Distance Learning Module 17
Distance Learning Module 17 - International Water Information Sharing & Construction of Upstream International Partnerships with DownstreamWater Desires
- International water management requires access to the best new data and information available.
- Such information can be developed by classical field measurement of precipitation, river flow volumes, and such, which are best done by local personnel.
- Measurement of precipitation, snow-water equivalent, river flow, soil moisture, and other measures of weather and climate, and water availability can be obtained with satellite remote sensing.
- Maintenance of robust records of water flows is essential to good water management, especially in times of unforeseen climate change.
- The Transboundary Water Website maintained by the University of Nebraska at Omaha is the best site available to store hydrological water data at no charge to the permitted officials of the governments of Afghanistan, Tajikistan, and Pakistan.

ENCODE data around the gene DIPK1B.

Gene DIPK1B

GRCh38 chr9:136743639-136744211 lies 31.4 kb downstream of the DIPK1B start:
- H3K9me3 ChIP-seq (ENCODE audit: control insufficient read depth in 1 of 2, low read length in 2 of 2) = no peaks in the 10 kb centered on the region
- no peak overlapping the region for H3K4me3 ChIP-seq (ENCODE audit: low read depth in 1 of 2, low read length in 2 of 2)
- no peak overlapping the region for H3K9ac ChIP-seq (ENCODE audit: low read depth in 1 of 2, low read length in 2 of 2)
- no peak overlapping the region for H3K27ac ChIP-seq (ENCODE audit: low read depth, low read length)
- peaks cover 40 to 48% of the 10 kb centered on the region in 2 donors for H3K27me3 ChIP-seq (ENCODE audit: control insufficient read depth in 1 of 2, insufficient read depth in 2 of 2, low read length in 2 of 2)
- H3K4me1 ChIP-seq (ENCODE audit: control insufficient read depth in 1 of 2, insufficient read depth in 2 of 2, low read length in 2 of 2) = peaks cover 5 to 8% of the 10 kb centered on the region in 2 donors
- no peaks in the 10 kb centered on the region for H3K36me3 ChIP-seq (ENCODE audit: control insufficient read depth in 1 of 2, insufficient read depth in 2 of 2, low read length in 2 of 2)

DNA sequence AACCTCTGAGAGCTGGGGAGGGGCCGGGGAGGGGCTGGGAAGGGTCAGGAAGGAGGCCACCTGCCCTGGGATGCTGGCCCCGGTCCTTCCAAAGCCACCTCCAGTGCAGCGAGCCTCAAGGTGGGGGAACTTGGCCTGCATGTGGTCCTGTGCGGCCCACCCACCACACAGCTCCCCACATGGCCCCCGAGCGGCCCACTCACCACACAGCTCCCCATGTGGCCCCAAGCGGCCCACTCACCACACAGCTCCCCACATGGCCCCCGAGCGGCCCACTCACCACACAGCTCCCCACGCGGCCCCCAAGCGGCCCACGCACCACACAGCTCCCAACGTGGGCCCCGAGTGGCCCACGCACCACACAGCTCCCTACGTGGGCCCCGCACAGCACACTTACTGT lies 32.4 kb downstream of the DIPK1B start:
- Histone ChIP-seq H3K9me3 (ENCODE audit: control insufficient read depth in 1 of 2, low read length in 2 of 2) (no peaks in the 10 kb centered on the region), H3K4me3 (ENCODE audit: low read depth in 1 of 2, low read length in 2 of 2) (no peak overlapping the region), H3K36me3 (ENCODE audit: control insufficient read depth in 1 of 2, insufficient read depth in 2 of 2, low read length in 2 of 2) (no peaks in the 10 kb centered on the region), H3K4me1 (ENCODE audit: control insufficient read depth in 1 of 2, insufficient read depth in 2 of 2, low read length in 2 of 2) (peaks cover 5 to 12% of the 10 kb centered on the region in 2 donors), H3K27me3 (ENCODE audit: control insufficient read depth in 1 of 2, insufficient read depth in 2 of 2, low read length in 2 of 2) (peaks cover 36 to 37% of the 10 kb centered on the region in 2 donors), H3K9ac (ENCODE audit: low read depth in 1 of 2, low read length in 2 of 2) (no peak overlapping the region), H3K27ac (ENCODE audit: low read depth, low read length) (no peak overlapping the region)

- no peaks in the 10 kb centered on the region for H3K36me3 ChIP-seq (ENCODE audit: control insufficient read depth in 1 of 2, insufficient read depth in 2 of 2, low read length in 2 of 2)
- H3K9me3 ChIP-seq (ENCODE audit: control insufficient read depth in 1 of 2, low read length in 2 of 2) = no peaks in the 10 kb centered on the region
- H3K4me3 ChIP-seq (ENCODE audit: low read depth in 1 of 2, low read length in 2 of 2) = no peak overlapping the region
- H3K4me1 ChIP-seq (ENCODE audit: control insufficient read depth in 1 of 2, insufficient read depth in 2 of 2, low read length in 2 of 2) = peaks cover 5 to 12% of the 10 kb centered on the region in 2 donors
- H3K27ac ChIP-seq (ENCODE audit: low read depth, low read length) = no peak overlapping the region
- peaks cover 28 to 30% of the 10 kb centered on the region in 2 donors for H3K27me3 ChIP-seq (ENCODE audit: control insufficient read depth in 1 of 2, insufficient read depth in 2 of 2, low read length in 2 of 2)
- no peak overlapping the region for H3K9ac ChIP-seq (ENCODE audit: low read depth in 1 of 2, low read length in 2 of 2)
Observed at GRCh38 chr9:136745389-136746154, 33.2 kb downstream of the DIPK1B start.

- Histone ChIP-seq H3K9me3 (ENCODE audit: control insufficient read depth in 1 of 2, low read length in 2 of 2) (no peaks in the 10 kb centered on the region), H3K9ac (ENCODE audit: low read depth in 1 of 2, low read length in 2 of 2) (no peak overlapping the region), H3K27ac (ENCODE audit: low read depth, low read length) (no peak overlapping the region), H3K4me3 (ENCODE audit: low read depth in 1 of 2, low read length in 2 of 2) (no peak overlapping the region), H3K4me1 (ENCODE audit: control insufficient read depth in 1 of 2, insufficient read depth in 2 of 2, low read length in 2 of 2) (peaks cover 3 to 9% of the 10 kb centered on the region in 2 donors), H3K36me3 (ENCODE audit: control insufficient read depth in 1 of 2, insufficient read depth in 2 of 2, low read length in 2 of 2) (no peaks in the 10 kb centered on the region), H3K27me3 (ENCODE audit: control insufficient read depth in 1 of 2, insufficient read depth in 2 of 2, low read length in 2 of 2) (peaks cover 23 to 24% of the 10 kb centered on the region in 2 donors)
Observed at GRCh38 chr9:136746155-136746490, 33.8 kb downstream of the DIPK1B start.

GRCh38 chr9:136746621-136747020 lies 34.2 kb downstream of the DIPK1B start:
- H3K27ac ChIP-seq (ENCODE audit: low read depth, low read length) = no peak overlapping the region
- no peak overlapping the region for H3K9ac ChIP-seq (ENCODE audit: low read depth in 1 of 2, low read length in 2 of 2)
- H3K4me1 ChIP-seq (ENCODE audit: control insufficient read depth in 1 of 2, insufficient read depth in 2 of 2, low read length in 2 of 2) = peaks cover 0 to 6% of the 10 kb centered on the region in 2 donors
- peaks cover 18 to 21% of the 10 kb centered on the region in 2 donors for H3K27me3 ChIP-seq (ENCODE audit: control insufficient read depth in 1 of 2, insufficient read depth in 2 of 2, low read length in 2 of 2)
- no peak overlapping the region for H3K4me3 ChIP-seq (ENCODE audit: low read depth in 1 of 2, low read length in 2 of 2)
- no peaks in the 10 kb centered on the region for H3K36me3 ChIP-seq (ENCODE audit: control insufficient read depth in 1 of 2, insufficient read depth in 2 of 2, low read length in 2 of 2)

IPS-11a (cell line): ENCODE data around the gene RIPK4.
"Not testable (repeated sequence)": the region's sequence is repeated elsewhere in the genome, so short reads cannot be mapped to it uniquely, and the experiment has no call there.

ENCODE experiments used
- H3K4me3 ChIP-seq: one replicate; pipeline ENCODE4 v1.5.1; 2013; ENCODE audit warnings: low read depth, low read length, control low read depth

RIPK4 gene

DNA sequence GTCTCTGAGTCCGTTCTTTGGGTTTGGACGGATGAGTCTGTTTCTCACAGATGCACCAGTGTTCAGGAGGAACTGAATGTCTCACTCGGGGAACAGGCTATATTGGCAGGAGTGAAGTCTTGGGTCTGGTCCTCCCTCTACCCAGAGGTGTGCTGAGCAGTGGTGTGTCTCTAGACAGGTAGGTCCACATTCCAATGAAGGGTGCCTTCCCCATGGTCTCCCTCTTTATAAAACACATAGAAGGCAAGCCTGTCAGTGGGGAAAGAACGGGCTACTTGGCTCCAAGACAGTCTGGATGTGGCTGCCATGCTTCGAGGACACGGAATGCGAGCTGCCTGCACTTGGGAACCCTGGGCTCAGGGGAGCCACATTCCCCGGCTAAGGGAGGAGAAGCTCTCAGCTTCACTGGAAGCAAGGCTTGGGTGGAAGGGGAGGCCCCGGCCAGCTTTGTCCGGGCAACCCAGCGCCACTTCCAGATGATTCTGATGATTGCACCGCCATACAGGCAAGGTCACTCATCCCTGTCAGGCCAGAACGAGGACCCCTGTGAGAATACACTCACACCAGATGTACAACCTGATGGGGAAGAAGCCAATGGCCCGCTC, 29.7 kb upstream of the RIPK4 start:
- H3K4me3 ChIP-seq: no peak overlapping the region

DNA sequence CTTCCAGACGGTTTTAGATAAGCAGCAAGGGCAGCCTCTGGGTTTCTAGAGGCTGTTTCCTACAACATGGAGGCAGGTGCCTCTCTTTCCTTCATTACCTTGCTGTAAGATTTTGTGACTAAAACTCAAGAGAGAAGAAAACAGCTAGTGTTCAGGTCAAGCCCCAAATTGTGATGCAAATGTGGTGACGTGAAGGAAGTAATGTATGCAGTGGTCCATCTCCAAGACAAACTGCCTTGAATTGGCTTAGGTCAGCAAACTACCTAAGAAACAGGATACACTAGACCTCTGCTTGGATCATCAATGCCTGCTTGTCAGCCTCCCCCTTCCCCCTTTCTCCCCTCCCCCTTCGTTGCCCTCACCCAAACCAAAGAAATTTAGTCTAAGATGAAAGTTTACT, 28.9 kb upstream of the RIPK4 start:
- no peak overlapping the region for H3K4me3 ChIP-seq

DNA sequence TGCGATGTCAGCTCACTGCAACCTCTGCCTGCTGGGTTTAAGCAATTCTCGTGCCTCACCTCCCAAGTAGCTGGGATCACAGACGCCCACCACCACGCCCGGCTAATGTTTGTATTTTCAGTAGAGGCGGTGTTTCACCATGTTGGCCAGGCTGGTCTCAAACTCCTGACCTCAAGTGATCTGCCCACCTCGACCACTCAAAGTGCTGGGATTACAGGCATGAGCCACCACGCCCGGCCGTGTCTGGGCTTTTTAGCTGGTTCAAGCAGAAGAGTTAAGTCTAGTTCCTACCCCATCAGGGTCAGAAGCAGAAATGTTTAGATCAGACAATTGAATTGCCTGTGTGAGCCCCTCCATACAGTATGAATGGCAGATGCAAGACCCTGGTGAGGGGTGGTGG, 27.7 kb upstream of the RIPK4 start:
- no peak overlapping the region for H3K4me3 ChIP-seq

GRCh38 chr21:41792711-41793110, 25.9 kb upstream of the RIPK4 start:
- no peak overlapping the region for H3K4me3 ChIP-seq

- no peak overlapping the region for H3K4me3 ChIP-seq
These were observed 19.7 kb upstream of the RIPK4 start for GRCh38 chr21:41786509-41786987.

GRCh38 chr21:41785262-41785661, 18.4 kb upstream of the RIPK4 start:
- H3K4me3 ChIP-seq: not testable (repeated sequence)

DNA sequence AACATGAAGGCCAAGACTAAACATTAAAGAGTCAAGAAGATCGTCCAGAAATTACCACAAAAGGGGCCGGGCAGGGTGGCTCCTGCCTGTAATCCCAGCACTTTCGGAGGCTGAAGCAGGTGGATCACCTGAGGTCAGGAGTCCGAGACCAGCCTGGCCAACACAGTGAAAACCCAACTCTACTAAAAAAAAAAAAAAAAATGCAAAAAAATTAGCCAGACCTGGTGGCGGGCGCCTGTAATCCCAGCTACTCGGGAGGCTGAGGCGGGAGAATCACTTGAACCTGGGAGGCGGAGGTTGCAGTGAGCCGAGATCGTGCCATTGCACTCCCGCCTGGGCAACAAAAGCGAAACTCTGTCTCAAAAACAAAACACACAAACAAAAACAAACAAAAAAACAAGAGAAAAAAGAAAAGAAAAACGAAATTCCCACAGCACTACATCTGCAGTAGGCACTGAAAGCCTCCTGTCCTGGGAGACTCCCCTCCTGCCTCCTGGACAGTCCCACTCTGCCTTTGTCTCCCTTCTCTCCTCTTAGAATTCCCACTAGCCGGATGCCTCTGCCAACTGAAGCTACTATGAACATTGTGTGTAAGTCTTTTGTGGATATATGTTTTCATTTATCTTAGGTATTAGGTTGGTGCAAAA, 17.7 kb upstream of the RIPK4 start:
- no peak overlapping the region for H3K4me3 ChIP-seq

Upstream Partnerships Dealing With Downstream Water Desires
- Upstream countries of Afghanistan and Tajikistan can derive an effective water-use partnership based on similar physical environments, similar cultural and religious attributes.
- Afghanistan and Tajikistan share similar needs as upstream nations in need of greater development to measure, assess, protect, and manage joint water supplies.
- Afghanistan and Tajikistan can present a united water-management front to downstream recipient nations of Uzbekistan, Turkmenistan, and Kazakhstan who host the declining Aral Sea.
- Afghanistan and Tajikistan may want to partner with the University of Nebraska at Omaha (UNO) and Daughtery Water for Food Institute to develop best water management plans for their upland regions.
- Afghanistan and Pakistan can effectively partner over hydrological development (dams, irrigation, hydroelectricity) of Chitral – Kunar – Kabul River system as a shared water resource.
- Afghanistan and Pakistan can effectively share water volume measures to monitor flood hazards of Kabul River system, in spite of strong militant Pashtun and Taliban pressures against.